Beware of Labor Leaders Bearing Gifts

The development, deepening and expansion of “Occupy Wall Street” activities over the past few weeks has been exciting to see:  well done, folks!  Even if things fall apart immediately—and I don’t think they will—what you’ve accomplished so far has been excellent.


When a movement like this emerges, demands, purposes, leadership, etc., all develop over time. I say this as one who has been politically active over the past 40 years, because I know there are a lot of people in the media particularly who are trying to seeking these “things” from you immediately. The honest folks in the media want to tell your story accurately, and they don’t know how to present something spontaneous, inchoate, etc.; something in the process of emerging: they want it all settled and now. (It’s not necessary to say anything about how the idiots want to portray your efforts.)


I don’t think you should give in to this. I have been down briefly to the Chicago occupation, but I have been following developments somewhat closely over a wide range of sources. And from what I’ve seen so far to date is that a wide range of people—although mostly white, so obviously not wide enough—have come together and are trying to democratically organize and educate yourselves about what are the most pressing concerns for the American people as a whole. (The nice surprise in Chicago was that when I was at the occupation, it was much more multi-racial that I had expected—and that’s exciting!)  And it’s going to take some time and effort to work through these issues and concerns—and, like I said, that’s ok. This “sedimentation” process is necessary and takes some time.


As you work through issues and concerns, you are going to probably come to a couple of different alternatives that you have to work out. This article is intended to (hopefully) help this process. And I want to encourage you to reject dichotomous thinking, where you limit your choices to “pepsi” or “coke,” and embrace complexity; social reality can be worked through and understood, although it oftentimes takes more time and effort but, believe me, it will be worth it in the long run!


However, one thing that has come through clearly is the disgust with the Financial Sector of our economy, and the corporations that dominate it. There are a lot of reasons to be pissed off at them. Not only have they perpetrated an economy that is more and more unequal—the United States is by far the most economically unequal of all of the major “developed” countries in the world, and is even more unequal than some of the poorest nations on earth, such as Bangladesh, Uganda and Vietnam, according to the CIA—but they fed the housing bubble, and when it collapsed, caused millions of people to lose their homes, etc. They’ve ripped off college students, charging outrageous amounts for student loans, and they treat credit card customers even worse. I could go on and on, but you know most of this already. (If you want to look at one of the most in-depth analysis of the US economy right before the recession—so the results are not caused by the recession, but are products of the political-economic system as a whole—see my 2009 article, “Neoliberal Economic Policies in the United States: The Impact of Globalization on a 'Northern' Country,” on-line at www.zmag.org/znet/viewArticle/21584.)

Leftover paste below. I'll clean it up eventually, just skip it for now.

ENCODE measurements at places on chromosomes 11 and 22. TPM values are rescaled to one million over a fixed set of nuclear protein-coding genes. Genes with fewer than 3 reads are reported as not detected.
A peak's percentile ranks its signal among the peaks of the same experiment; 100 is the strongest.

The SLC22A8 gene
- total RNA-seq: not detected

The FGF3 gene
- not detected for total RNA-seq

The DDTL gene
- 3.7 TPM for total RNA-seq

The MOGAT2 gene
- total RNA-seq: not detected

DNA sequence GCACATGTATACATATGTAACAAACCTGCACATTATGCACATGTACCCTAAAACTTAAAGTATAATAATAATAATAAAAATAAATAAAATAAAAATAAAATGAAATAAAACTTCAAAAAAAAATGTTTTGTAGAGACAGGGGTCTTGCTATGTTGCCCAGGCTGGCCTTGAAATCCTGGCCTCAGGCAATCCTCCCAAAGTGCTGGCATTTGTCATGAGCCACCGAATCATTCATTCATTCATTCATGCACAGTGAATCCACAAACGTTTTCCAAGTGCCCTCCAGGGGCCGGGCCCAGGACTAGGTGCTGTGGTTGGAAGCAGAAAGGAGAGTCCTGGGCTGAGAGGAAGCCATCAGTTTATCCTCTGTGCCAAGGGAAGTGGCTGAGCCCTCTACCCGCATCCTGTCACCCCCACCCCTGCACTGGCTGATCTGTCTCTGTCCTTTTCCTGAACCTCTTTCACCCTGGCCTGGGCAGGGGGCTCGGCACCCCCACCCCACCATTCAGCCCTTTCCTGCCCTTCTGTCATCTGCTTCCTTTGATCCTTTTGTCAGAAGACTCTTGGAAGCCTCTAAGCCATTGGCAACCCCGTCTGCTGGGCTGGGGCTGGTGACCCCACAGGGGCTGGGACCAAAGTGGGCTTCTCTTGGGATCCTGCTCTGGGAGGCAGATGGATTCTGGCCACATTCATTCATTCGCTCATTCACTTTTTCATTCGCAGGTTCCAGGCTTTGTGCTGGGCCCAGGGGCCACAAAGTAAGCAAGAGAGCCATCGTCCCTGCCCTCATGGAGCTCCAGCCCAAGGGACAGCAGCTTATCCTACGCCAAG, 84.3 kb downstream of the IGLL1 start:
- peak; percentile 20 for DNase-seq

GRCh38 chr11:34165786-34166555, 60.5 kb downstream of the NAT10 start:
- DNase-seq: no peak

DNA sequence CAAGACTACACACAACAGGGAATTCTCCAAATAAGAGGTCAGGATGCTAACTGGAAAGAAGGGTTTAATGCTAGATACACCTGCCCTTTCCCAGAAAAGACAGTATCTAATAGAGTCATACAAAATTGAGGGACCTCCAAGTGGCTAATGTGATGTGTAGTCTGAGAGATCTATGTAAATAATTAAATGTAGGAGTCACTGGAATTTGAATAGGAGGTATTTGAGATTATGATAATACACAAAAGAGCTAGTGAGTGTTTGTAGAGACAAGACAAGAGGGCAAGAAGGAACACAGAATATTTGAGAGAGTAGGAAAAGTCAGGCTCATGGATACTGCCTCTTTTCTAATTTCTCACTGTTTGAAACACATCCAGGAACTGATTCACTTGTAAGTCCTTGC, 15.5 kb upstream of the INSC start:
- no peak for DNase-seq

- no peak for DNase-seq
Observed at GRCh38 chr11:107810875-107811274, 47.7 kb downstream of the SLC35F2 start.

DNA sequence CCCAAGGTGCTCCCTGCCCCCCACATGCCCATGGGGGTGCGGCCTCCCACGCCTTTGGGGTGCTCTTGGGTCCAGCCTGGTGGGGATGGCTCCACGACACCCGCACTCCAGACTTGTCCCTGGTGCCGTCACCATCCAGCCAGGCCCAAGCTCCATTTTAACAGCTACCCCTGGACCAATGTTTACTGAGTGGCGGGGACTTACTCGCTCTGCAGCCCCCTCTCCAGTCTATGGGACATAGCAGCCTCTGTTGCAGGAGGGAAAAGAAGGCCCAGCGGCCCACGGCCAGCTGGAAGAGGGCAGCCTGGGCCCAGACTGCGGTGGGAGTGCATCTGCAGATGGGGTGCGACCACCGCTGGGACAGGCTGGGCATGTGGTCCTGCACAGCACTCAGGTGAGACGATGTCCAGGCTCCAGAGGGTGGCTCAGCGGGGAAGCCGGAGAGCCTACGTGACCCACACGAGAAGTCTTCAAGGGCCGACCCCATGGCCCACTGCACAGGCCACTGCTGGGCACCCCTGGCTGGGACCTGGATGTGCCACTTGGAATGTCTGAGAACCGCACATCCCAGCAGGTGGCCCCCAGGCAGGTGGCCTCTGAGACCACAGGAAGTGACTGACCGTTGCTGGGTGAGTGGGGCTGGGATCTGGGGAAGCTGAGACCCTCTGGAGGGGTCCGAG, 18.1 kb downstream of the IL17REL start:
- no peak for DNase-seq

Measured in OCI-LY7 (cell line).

Now, as this becomes more and more clear to outsiders looking on, there have been more and more people who have joined your movement. That is good!  And among the most encouraging are the working people who are joining your ranks—including union members. While your challenge goes beyond “saving the middle class,” it’s still good that a growing number of working people and their families are supporting and joining your efforts.


Yet, along with the unionized workers have come their unions. This is both good and bad—and I say that as an elected union leader!  (I am the Chair of the Chicago Chapter of the National Writers Union, which is part of the United Auto Workers, and a long-time activist in the labor movement.)


It’s good to see national and international unions get off their organizational asses and offer support to Occupy Wall Street. And it’s a little bizarre—but a welcome one—to see the ossified Executive Council of the AFL-CIO endorse your new movement. Unions have resources—including money, office space, connections with politicians, members and legitimacy—that could each be helpful, if used in the right way. They certainly have experienced leaders, organizational infrastructures, etc., that could contribute to building the movement. There is a lot to be excited about with their endorsement and especially their support.


Yet I know, for a considerable number of you, their participation is problematic—and I argue that at least for the foreseeable future, IT SHOULD BE!